Buffalo, NY sues gun industry under state's "public nuisance" law

Buffalo, NY sues gun industry under state's "public nuisance" law
(AP Photo/Ed Andrieski)

Shortly before leaving office in disgrace, Andrew Cuomo signed a bill that encourages lawsuits against the firearms industry that seek to hold them accountable for the actions of criminals. Despite the federal Protection of Lawful Commerce in Arms Act, which was approved on a bipartisan basis back in 2005 and was meant to halt these kinds of junk lawsuits, so far the federal courts have declined to overturn the New York law, and now the city of Buffalo is taking advantage of that fact by launching a lawsuit against many of the biggest names in the firearms industry; blaming them for what officials acknowledge is a steady rise in crime despite the cornucopia of gun control laws in place across the state.

City leaders concede that gun violence in Buffalo is getting worse despite efforts by the Buffalo Police Department to curb gun violence.

Gun violence has surged in the city since 2020, when 355 people were killed or injured in shootings.

“As of March, 2021, the number of people shot in Buffalo over the first two months of the year jumped 140% compared to the same period [in 2020],” the city’s statement reads.

City officials said the goal of the lawsuit “is not to prevent legal gun ownership.”

“The city of Buffalo is not going to let these gun industry members continue to flood our City with illegally possessed guns,” said Cavette A. Chambers of the city Corporation Counsel. “We must hold them accountable.”

Chambers said city officials have been following public nuisance laws in New York “and will be considering additional defendants and causes of action as we get into discovery.”

Brown added, “The conduct of certain gun manufacturers has unreasonably interfered with the public’s right to use open space free from fear.”

That’s an argument that the firearms industry wholeheartedly rejects. Larry Keane, senior vice president and general counsel of the National Shooting Sports Foundation, blasted the new lawsuit in a statement on Thursday afternoon, calling the litigation a “junk lawsuit” that’s an attempt to  “deflect attention for illegal activities by criminals by laying blame at the feet of the firearm industry.”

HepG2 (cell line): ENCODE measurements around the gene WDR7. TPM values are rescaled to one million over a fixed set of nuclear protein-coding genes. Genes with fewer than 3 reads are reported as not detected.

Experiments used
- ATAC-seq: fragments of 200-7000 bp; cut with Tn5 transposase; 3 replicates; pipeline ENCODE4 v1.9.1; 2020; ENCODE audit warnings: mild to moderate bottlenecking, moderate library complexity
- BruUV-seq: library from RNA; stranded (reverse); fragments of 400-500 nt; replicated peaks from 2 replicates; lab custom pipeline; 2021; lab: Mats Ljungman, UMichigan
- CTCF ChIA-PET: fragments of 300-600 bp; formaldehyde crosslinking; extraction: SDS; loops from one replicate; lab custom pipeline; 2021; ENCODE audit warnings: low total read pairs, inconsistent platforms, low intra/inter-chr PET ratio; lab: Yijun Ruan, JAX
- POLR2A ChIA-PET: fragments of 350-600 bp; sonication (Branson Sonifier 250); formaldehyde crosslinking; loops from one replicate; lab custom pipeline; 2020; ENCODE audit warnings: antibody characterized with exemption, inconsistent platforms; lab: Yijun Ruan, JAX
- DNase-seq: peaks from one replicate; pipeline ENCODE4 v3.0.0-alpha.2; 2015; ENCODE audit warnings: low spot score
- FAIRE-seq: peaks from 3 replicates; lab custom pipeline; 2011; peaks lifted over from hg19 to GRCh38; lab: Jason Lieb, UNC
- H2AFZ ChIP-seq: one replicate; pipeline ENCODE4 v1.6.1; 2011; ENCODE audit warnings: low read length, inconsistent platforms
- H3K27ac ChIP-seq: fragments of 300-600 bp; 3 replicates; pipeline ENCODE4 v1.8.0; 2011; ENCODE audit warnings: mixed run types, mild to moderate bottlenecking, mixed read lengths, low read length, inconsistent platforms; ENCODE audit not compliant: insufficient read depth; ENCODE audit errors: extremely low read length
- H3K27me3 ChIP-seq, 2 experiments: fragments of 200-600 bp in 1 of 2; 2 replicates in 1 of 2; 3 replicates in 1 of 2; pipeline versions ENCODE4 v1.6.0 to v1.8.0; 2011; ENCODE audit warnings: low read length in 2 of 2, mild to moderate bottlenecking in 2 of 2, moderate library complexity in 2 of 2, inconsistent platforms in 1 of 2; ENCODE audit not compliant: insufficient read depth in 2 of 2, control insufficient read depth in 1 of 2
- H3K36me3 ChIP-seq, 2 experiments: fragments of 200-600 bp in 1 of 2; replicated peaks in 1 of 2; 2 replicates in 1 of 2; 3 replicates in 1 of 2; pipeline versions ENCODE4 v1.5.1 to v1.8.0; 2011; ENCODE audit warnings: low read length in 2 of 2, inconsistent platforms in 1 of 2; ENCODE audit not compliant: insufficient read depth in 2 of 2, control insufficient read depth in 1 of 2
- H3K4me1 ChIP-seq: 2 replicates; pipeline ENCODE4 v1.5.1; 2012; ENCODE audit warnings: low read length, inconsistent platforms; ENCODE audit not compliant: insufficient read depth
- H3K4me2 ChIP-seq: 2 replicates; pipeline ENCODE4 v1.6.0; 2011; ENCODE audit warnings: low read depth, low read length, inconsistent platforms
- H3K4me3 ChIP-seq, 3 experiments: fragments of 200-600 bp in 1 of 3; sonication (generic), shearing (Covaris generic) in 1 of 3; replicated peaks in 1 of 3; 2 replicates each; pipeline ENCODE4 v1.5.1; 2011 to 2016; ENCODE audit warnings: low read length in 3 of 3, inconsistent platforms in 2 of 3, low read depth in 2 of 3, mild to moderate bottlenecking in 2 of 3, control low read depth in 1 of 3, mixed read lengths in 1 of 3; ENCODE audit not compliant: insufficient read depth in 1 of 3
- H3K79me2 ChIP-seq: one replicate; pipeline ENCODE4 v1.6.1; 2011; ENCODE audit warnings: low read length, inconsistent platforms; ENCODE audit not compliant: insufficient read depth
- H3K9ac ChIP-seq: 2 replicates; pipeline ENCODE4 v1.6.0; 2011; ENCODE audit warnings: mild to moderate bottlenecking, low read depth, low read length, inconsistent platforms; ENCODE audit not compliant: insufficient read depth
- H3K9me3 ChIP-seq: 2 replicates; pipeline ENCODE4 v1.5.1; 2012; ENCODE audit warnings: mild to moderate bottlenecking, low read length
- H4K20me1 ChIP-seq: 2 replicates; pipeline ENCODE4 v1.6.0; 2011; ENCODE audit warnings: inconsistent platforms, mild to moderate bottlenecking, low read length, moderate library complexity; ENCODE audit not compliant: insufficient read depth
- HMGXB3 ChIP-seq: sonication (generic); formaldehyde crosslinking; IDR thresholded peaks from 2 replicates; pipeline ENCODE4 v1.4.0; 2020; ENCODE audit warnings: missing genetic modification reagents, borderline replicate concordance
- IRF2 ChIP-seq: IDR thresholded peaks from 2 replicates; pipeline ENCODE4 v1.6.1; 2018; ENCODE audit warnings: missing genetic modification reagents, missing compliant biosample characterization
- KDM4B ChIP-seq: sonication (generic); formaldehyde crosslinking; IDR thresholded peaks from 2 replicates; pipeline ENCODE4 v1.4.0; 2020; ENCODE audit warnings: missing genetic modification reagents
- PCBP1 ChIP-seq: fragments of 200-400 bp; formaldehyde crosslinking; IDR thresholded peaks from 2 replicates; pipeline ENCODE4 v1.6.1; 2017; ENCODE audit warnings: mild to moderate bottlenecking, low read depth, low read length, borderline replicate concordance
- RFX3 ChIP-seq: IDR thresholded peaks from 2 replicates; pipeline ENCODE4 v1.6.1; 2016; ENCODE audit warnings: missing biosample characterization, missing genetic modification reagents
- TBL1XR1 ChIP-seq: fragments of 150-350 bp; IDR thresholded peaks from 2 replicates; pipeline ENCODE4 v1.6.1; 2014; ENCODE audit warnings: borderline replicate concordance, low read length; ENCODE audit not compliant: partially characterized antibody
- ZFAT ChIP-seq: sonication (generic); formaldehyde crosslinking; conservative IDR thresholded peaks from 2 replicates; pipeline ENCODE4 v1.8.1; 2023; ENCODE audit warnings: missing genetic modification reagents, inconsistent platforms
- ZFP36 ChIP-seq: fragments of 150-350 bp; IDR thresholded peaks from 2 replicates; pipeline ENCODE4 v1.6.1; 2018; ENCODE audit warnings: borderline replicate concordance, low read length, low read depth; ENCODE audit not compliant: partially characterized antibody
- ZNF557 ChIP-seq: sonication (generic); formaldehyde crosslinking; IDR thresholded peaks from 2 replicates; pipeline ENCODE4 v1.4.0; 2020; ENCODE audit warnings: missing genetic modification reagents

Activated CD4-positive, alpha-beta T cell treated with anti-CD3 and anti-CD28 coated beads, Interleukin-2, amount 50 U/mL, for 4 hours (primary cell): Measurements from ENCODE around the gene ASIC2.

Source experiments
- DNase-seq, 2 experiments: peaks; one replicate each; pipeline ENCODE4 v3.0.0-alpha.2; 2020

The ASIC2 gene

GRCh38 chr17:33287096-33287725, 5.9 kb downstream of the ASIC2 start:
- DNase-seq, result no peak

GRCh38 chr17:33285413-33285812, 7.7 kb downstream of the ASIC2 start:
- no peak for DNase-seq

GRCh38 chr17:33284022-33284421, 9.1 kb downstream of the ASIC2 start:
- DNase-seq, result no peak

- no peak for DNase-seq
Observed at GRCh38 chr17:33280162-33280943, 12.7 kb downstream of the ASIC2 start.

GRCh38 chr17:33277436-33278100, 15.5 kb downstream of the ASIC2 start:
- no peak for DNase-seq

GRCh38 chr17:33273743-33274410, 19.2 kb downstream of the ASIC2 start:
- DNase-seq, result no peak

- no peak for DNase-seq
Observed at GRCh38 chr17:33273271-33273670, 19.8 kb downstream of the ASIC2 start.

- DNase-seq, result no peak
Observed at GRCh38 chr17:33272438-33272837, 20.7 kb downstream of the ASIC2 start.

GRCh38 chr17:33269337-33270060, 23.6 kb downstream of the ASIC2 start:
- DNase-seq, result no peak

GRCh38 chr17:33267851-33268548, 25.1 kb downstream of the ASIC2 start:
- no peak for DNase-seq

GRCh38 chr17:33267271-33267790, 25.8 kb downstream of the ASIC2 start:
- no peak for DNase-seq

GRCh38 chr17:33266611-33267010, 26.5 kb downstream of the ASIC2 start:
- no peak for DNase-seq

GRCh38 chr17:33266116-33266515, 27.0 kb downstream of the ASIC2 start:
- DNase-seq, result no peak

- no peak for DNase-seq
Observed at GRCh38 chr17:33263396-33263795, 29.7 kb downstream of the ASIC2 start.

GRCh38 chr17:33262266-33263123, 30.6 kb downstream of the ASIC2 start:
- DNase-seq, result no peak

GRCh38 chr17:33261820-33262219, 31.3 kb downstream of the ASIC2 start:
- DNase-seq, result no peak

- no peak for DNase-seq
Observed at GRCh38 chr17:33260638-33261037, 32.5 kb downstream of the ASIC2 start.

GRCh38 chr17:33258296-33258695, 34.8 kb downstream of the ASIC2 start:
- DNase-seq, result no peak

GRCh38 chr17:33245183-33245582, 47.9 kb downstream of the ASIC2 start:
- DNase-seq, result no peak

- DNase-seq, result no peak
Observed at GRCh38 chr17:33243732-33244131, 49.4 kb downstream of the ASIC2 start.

“This is no different from the frivolous and unsuccessful lawsuits filed against firearm manufacturers in the late 1990s and early 2000s by crime-ridden big-city mayors across the country,” Keane continued. “Those lawsuits failed because they were legally and factually baseless. But they did, however, result in Congress passing the Protection of Lawful Commerce in Arms Act in 2005 by a broad bipartisan margin.”

The gun control lobby has been looking for a way to revive their litigation strategy ever since, and believe they found a way around the PLCAA by pursuing litigation based on claims that the marketing by the firearms industry has created a public nuisance. The Connecticut Supreme Court ruled several years ago that a lawsuit filed by several families and victims of the Sandy Hook murders could proceed under those grounds (the case was eventually settled by the gun maker’s insurance company), and since then a number of blue states have adopted that tactic, including the state of New York.

The goal here isn’t to “hold the industry” accountable. It’s to bring the industry to its knees; perhaps by a large verdict against the companies themselves, but if not then pursuing a “death by a thousand cuts” strategy of bleeding these companies dry by forcing them to pay attorneys to defend them against a wave of litigation.

Buffalo’s argument is that the city can’t keep up with the “flood of illegal guns” coming from firearms manufacturers, which is both absurd given the host of state and federal laws that the industry must comply with and an implicit admission that all of New York’s vaunted gun control laws are doing jack squat to actually stop criminals. If an increasing number of armed robbers, carjackers, home invaders, and gang members are causing mayhem and murder on the city streets, what does that say about New York’s permitting requirements for gun owners, its “universal background checks”, ban on so-called assault weapons, and the host of other restrictions on law-abiding gun owners that are in place?

Instead of suing the firearms industry, maybe Buffalo officials should aim their litigation at the governor and other anti-gun politicians in the state who’ve been falsely promising less crime and more safety with every new gun control bill they turn into law. Seems to me that’s where the truly deceptive and dangerous marketing has been taking place in the state, and as long as New Yorkers keep buying the bull that people like Cuomo and Gov. Kathy Hochul are peddling, I doubt that things are going to get any better in Buffalo, Rochester, or any of the other cities in the state that have seen a rapid rise in crime over the past few years.